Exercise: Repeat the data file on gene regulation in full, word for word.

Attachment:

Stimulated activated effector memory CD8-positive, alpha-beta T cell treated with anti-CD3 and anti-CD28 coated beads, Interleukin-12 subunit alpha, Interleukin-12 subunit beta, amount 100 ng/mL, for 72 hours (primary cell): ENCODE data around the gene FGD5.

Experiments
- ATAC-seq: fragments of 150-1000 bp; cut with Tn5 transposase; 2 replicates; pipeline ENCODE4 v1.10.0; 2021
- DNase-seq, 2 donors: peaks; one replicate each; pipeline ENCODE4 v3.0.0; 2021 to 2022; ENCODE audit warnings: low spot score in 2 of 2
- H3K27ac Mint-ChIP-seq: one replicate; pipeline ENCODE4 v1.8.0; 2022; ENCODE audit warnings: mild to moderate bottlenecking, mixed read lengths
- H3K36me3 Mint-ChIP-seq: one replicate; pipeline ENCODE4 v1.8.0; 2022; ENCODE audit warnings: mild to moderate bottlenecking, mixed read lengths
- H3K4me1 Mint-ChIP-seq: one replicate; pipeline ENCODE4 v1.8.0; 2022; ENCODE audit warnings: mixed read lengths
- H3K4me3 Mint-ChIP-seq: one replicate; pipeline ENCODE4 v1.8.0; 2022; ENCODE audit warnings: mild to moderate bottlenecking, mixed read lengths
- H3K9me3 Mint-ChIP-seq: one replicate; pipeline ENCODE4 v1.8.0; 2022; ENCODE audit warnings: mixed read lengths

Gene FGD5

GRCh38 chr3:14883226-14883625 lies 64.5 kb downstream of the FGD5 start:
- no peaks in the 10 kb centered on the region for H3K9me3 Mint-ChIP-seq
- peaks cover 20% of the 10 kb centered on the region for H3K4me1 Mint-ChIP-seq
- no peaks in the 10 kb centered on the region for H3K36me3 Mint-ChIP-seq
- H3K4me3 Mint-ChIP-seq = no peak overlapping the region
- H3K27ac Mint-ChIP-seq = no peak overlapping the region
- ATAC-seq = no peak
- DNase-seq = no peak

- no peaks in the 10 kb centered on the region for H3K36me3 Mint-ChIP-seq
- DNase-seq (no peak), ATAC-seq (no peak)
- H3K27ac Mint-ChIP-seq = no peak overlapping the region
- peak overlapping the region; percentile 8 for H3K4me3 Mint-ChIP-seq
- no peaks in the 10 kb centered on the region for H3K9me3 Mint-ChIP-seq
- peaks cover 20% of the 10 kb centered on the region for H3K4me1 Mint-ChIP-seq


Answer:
Stimulated activated effector memory CD8-positive, alpha-beta T cell treated with anti-CD3 and anti-CD28 coated beads, Interleukin-12 subunit alpha, Interleukin-12 subunit beta, amount 100 ng/mL, for 72 hours (primary cell): ENCODE data around the gene FGD5.

Experiments
- ATAC-seq: fragments of 150-1000 bp; cut with Tn5 transposase; 2 replicates; pipeline ENCODE4 v1.10.0; 2021
- DNase-seq, 2 donors: peaks; one replicate each; pipeline ENCODE4 v3.0.0; 2021 to 2022; ENCODE audit warnings: low spot score in 2 of 2
- H3K27ac Mint-ChIP-seq: one replicate; pipeline ENCODE4 v1.8.0; 2022; ENCODE audit warnings: mild to moderate bottlenecking, mixed read lengths
- H3K36me3 Mint-ChIP-seq: one replicate; pipeline ENCODE4 v1.8.0; 2022; ENCODE audit warnings: mild to moderate bottlenecking, mixed read lengths
- H3K4me1 Mint-ChIP-seq: one replicate; pipeline ENCODE4 v1.8.0; 2022; ENCODE audit warnings: mixed read lengths
- H3K4me3 Mint-ChIP-seq: one replicate; pipeline ENCODE4 v1.8.0; 2022; ENCODE audit warnings: mild to moderate bottlenecking, mixed read lengths
- H3K9me3 Mint-ChIP-seq: one replicate; pipeline ENCODE4 v1.8.0; 2022; ENCODE audit warnings: mixed read lengths

Gene FGD5

GRCh38 chr3:14883226-14883625 lies 64.5 kb downstream of the FGD5 start:
- no peaks in the 10 kb centered on the region for H3K9me3 Mint-ChIP-seq
- peaks cover 20% of the 10 kb centered on the region for H3K4me1 Mint-ChIP-seq
- no peaks in the 10 kb centered on the region for H3K36me3 Mint-ChIP-seq
- H3K4me3 Mint-ChIP-seq = no peak overlapping the region
- H3K27ac Mint-ChIP-seq = no peak overlapping the region
- ATAC-seq = no peak
- DNase-seq = no peak

- no peaks in the 10 kb centered on the region for H3K36me3 Mint-ChIP-seq
- DNase-seq (no peak), ATAC-seq (no peak)
- H3K27ac Mint-ChIP-seq = no peak overlapping the region
- peak overlapping the region; percentile 8 for H3K4me3 Mint-ChIP-seq
- no peaks in the 10 kb centered on the region for H3K9me3 Mint-ChIP-seq
- peaks cover 20% of the 10 kb centered on the region for H3K4me1 Mint-ChIP-seq